In the court’s view, there is nothing inherently unusual about discarding processed marijuana in the kitchen trash (as opposed to some other trash receptacle in a residence) and, for that reason, the fact that the vegetation was discovered in the kitchen trash is not material.
“Not material.” It’s critically material.
There has to be a limit to this practice of giving police officers immunity for their ignorance. If not, it’s essentially an incentive for officers to remain as ill-informed as possible about these tests — and about any other issues for which they could later be susceptible to lawsuits. It doesn’t seem all that controversial to say if police officers are going to use field tests as their only probable cause for raiding private homes, they ought to understand how those tests work, where those tests are vulnerable, and important bits of information such as the fact that the manufacturer itself says the test should only be used to determine what material is then sent to a lab for more conclusive tests. Here too, you could also make a strong argument that not knowing these things is reckless.
Finally, while these officers will plead ignorance when it suits them, they’ll also sometimes be quite aware — also when it suits them. Burns actually notes in his affidavit that the field tests used in the investigation are “presumptive, not conclusive.” That would seem to indicate that he understood that the tests could sometimes produce false positives. (Otherwise, why note the distinction between presumptive and conclusive?) Lungstrum actually credits him for this, writing that the statement “undermines any suggestion that Deputy Burns was representing to the judge that the material was conclusively marijuana.” And yet Burns was still willing to stage a SWAT raid on the Hartes, knowing that inconclusive field tests were the only evidence against them.
Somehow, Burns gets to claim that he both knew and didn’t know that these tests aren’t always accurate —and he benefits from claiming both.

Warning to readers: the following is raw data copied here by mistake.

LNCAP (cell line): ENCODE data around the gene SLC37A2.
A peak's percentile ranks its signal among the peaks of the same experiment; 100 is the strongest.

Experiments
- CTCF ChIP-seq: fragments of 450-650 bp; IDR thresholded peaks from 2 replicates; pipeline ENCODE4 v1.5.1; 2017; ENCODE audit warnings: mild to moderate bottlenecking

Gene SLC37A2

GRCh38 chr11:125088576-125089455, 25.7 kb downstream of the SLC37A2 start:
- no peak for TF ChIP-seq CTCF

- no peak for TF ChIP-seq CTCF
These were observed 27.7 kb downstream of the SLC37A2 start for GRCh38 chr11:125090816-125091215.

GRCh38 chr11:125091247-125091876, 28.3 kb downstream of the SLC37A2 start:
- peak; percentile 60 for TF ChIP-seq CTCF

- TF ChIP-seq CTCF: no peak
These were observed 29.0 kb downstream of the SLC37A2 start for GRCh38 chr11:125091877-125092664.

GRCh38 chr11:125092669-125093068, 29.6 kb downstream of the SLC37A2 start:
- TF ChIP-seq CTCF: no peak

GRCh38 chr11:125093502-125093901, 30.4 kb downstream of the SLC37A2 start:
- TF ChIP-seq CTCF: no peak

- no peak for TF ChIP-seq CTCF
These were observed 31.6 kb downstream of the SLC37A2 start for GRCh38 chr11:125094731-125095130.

The “raid” part of this story is a big reason why there was so much outrage. Most people aren’t aware that the police can wage a raid on their homes based on such little evidence, especially for such a paltry offense as growing pot. If the police had merely sent a couple officers to interview the Hartes, or even sent a couple uniformed cops to serve the warrant in a less aggressive manner, the story may still have been troubling, but it wouldn’t have spurred the outrage it did. Kerr doesn’t address this aspect of the case in his post, but I think it’s worth examining.
For the most part, the federal courts have been reluctant to weigh in on the amount of force police use while conducting searches. This is one reason why SWAT-like raids for such low-level drug crimes (and increasingly, other low-level offenses) have become so common. Indeed, in his opinion, Lungstrum cites a 10th circuit ruling upholding the use of a SWAT team for a misdemeanor offense, and another finding no rights violation by a police agency that had a blanket rule to use a SWAT team for every drug warrant, even if only for possession.